Title:The Good Earth Author:Pearl S. Buck Trivia: This book was published in 1931. The book won the Pulitzer Prize and the William Dean Howells medal for fiction. Her tombstone, which she designed, does not record her name in English; instead the Chinese characters representing the name Pearl Sydenstricker are inscribed. Related Links: A Short Biography, Google on Pearl S. Buck
I didn't think there were any books that I hadn't read a dozen times over at home until I came across a stack of books my sis bought from a second hand bookstore. Pearl S. Buck wasn't a familiar name to me, so I ran some searches on the ever-resourceful Google to read up abit of her background.
Having being brought up in China by missionary parents and assimilating Chinese culture - having spent fourty years there - she is able to empathize with the Chinese peasants and their way of life. The two lasting impressions this book left me with is how she writes passionately of the rise of a Chinese peasant and his family into being rich landowners; as well as the role of women in China - how the protagonist Wang Lung managed his two wives and how they lived together, of bounded feet, of taboos, culture, class, dignity, filial piety, and just about everything else - I'd say that her description of peasant living in China is quite accurate and its a commendable piece of work - especially since its coming from a foreigner.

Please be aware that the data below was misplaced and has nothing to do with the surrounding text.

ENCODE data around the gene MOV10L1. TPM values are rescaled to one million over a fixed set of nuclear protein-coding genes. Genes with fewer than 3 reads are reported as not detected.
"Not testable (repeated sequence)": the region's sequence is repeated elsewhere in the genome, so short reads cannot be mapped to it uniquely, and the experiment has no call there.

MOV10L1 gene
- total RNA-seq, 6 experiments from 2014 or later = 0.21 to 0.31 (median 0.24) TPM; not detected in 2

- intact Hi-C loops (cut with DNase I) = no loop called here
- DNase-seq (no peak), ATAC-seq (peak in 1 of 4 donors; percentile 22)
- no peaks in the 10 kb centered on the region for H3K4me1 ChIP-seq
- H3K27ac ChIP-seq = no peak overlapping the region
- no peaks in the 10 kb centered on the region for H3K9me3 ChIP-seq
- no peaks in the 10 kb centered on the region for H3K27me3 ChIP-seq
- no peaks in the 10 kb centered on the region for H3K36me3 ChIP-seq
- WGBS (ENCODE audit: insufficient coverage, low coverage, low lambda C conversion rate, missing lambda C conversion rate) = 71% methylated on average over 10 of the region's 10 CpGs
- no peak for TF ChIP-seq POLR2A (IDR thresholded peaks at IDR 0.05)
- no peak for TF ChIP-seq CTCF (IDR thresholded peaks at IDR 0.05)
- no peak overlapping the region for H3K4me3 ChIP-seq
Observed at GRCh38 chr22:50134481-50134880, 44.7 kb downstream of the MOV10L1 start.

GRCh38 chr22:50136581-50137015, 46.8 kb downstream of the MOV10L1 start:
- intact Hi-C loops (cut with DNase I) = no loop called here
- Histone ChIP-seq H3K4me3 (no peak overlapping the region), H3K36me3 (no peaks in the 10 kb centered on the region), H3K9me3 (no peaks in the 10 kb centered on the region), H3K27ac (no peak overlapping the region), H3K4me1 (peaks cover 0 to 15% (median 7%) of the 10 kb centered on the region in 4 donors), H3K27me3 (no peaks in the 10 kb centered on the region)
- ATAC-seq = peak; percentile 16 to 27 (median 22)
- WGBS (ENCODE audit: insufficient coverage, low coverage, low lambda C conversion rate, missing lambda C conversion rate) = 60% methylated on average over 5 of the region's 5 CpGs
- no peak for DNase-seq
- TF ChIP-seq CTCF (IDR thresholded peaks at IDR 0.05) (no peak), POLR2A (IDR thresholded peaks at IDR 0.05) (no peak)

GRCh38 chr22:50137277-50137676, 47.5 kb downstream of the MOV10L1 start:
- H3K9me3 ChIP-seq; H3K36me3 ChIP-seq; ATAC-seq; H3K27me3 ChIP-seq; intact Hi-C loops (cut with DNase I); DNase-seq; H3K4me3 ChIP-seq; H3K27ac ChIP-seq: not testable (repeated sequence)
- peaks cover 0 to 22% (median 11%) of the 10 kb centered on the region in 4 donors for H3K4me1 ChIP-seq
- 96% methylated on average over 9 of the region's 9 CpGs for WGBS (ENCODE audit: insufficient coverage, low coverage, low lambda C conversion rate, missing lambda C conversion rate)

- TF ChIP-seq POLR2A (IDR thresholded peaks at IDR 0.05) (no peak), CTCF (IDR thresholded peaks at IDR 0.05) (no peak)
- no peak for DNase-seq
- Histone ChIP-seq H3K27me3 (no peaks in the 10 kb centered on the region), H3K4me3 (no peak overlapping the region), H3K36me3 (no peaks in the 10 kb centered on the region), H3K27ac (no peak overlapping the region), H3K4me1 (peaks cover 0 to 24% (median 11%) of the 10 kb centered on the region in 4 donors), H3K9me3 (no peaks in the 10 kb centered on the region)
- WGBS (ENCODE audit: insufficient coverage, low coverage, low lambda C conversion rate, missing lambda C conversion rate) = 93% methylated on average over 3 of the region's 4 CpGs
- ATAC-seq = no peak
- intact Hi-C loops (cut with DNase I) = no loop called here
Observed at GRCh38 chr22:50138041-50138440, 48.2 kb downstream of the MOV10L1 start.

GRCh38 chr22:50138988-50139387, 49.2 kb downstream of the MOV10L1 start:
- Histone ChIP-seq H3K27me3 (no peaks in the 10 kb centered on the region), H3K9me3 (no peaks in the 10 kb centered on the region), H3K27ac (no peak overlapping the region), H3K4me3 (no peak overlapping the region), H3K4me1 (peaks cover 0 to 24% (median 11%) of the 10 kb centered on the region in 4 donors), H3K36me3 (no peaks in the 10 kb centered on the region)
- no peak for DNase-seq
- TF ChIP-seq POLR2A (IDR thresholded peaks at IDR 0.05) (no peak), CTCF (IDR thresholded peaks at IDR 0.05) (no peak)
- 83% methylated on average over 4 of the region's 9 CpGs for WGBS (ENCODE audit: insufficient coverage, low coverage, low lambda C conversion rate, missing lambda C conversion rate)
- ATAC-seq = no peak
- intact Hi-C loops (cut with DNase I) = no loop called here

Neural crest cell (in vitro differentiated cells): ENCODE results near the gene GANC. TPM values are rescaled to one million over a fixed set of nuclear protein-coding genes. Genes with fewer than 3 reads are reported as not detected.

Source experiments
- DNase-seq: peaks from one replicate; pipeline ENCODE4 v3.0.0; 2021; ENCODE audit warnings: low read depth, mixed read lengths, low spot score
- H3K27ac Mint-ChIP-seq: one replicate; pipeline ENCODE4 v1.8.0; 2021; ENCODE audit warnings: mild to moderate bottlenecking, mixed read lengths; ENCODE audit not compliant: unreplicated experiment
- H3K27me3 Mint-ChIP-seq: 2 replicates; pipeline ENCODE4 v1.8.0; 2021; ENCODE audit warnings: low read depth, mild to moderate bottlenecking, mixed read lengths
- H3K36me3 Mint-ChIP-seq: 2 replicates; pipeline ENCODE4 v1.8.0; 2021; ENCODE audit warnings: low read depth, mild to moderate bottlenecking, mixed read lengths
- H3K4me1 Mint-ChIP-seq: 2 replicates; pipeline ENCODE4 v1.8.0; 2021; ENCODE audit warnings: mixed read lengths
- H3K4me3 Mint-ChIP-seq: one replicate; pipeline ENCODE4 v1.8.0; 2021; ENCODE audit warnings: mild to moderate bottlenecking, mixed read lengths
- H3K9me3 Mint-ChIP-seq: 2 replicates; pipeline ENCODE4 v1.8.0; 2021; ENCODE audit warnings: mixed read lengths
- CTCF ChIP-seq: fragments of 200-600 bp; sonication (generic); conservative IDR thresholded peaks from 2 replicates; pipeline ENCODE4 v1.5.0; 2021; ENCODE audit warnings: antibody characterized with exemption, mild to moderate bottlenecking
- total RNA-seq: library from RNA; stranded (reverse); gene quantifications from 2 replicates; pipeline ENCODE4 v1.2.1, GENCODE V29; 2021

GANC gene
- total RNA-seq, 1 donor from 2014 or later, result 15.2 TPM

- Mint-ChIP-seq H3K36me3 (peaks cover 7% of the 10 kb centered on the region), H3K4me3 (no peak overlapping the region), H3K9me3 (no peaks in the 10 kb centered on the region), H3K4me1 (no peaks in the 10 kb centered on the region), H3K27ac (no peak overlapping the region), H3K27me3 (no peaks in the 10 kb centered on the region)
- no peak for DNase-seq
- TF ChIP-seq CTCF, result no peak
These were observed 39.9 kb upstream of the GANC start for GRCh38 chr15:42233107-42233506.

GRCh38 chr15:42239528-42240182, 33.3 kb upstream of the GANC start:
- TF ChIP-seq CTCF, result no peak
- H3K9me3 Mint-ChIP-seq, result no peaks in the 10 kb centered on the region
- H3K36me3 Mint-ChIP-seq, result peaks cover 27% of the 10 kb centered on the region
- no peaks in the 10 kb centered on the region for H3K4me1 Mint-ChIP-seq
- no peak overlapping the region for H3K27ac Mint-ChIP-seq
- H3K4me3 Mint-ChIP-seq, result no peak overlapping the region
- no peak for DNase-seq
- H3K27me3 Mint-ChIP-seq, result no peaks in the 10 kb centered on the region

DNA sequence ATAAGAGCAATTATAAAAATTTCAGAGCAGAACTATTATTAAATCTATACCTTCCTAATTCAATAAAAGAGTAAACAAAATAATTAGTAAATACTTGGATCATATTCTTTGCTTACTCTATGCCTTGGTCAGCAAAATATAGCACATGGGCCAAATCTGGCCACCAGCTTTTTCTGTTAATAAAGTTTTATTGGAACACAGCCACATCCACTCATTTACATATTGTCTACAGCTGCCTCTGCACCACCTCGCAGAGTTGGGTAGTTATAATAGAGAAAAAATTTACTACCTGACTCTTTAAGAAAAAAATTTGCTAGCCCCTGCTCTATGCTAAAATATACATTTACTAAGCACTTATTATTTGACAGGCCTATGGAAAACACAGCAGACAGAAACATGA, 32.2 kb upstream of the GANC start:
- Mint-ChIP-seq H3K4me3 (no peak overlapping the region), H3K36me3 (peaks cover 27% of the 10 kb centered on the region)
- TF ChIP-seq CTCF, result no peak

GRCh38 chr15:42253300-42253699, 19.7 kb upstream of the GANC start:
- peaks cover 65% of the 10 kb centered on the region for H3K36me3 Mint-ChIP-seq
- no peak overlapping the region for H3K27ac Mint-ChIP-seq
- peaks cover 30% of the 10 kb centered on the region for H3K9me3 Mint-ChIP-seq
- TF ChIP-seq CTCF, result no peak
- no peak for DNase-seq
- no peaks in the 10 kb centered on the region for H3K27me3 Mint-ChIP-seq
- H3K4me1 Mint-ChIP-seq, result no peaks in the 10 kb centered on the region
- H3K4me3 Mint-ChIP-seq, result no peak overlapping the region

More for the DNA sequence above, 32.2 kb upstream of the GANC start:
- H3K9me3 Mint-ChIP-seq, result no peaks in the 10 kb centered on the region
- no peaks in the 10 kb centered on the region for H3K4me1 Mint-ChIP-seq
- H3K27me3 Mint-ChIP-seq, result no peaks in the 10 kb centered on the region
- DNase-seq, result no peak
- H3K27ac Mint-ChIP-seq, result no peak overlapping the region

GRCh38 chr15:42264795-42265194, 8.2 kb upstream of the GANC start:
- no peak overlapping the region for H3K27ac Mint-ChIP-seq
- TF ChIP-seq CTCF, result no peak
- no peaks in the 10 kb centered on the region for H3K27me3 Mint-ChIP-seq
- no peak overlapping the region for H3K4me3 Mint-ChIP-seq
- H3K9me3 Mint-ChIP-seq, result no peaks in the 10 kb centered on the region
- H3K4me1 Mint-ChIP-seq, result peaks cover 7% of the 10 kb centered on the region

I find this book quite an interesting read indeed; it is a simple read, has vivid descriptions of the Chinese countryside, and quite enlightened me on how much the livelihood of peasants depend on the earth they toil, thus the title. If you're interested in loaning this book, you could drop by the Book Swap Meet on Jan 11th 2004.